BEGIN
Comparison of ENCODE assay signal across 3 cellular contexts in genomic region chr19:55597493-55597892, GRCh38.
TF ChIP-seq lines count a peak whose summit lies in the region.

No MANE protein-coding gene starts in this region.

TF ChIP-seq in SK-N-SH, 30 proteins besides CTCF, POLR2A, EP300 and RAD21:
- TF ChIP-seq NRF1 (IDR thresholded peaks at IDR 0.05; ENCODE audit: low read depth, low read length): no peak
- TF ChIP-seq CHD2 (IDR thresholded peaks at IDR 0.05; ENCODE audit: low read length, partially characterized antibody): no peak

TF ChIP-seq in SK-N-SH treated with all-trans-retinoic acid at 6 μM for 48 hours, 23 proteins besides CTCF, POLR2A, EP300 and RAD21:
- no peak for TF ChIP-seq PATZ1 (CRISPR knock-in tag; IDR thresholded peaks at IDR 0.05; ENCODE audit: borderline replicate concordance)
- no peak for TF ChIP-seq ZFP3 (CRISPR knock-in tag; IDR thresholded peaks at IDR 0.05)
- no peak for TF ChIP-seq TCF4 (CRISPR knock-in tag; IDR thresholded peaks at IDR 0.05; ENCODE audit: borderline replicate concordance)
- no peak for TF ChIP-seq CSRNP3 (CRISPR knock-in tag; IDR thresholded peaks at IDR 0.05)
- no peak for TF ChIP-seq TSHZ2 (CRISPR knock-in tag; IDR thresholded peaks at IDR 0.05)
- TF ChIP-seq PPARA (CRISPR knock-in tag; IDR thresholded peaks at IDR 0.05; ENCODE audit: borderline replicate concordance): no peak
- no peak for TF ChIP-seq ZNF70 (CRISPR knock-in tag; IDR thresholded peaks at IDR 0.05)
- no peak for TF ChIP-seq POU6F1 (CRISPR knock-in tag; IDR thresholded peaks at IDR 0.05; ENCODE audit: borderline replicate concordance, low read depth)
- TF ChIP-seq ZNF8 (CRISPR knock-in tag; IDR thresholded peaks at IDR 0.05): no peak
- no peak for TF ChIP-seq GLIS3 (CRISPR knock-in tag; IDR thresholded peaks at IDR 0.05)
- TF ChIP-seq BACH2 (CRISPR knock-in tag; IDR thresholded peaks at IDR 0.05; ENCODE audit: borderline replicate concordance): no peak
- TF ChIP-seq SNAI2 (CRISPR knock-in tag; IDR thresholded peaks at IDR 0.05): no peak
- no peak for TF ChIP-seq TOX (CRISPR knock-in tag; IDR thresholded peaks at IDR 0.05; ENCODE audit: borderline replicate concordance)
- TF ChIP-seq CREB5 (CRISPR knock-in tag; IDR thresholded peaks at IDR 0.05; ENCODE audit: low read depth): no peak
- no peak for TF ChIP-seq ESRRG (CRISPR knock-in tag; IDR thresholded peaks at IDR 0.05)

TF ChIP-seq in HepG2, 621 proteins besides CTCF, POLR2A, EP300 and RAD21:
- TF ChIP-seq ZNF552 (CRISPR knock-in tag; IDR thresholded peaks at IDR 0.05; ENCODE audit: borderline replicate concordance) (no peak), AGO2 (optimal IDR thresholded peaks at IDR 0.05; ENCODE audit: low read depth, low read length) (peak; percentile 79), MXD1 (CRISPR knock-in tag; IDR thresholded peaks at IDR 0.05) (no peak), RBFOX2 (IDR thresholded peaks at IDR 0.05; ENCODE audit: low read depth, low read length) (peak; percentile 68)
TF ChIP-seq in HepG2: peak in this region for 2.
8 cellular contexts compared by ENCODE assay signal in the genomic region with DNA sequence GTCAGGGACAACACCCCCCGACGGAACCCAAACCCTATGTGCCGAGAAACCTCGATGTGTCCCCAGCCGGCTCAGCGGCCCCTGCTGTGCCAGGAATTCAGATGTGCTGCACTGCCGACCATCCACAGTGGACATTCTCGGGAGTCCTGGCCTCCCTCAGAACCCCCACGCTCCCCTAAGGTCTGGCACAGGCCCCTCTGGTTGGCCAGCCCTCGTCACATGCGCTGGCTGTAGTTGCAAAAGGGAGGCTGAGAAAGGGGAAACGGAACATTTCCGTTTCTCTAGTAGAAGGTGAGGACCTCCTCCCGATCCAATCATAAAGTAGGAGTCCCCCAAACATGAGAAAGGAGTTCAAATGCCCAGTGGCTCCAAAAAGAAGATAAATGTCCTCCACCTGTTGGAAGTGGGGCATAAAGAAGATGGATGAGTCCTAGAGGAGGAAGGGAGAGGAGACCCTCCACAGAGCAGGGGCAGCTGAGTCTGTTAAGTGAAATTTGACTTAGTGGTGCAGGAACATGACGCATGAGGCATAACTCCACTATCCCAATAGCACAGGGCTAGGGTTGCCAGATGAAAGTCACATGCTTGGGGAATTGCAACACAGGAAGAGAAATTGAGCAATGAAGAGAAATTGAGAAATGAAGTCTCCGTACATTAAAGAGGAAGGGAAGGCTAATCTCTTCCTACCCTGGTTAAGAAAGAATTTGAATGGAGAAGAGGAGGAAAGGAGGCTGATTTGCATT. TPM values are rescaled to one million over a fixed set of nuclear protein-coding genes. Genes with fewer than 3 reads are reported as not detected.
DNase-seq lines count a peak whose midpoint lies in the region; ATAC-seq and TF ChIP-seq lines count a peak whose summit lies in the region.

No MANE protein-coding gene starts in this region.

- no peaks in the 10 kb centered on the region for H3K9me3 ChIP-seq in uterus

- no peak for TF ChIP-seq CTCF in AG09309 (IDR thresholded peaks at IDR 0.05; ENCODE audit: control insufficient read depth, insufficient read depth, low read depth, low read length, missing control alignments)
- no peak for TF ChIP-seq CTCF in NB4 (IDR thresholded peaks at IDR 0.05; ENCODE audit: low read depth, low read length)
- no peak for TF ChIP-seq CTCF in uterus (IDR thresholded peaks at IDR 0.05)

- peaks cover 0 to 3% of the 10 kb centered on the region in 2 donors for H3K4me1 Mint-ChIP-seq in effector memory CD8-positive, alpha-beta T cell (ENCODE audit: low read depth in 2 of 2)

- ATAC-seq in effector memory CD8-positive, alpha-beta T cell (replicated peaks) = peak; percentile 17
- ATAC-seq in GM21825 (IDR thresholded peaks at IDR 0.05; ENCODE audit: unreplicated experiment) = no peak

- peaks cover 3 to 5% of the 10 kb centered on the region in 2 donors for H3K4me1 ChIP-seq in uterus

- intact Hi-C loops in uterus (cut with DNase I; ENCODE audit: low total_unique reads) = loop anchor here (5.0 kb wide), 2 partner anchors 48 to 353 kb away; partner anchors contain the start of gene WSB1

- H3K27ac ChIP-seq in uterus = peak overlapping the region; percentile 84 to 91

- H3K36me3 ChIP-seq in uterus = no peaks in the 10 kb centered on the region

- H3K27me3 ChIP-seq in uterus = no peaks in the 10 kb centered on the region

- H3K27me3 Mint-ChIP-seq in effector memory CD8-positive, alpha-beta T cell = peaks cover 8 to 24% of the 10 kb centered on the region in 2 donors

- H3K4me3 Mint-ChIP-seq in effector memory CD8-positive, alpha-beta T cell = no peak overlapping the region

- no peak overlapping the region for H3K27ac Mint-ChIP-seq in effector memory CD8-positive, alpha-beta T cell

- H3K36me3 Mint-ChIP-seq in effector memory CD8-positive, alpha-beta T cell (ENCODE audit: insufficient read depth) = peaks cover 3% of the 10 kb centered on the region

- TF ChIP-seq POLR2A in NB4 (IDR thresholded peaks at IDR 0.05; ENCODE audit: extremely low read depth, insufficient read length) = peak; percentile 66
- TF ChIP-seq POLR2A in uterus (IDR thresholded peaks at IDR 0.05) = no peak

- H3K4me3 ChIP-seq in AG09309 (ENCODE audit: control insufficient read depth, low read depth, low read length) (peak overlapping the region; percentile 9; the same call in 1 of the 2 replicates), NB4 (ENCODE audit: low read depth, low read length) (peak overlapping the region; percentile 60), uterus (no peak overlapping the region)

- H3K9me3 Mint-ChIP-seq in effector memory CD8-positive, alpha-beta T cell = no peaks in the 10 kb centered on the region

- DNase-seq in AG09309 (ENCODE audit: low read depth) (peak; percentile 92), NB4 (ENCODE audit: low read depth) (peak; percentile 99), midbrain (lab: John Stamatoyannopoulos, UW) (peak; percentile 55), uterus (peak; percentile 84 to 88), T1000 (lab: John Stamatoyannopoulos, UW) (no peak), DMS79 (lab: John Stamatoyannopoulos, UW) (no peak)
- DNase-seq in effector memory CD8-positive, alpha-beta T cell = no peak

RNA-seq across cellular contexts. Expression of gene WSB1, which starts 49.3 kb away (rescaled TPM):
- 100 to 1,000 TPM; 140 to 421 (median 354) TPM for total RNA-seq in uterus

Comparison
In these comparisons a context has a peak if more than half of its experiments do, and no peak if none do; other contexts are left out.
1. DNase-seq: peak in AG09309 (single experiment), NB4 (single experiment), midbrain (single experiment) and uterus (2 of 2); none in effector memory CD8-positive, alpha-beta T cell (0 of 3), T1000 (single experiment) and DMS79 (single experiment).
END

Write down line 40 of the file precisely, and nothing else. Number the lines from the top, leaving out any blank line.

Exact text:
- H3K27me3 ChIP-seq in uterus = no peaks in the 10 kb centered on the region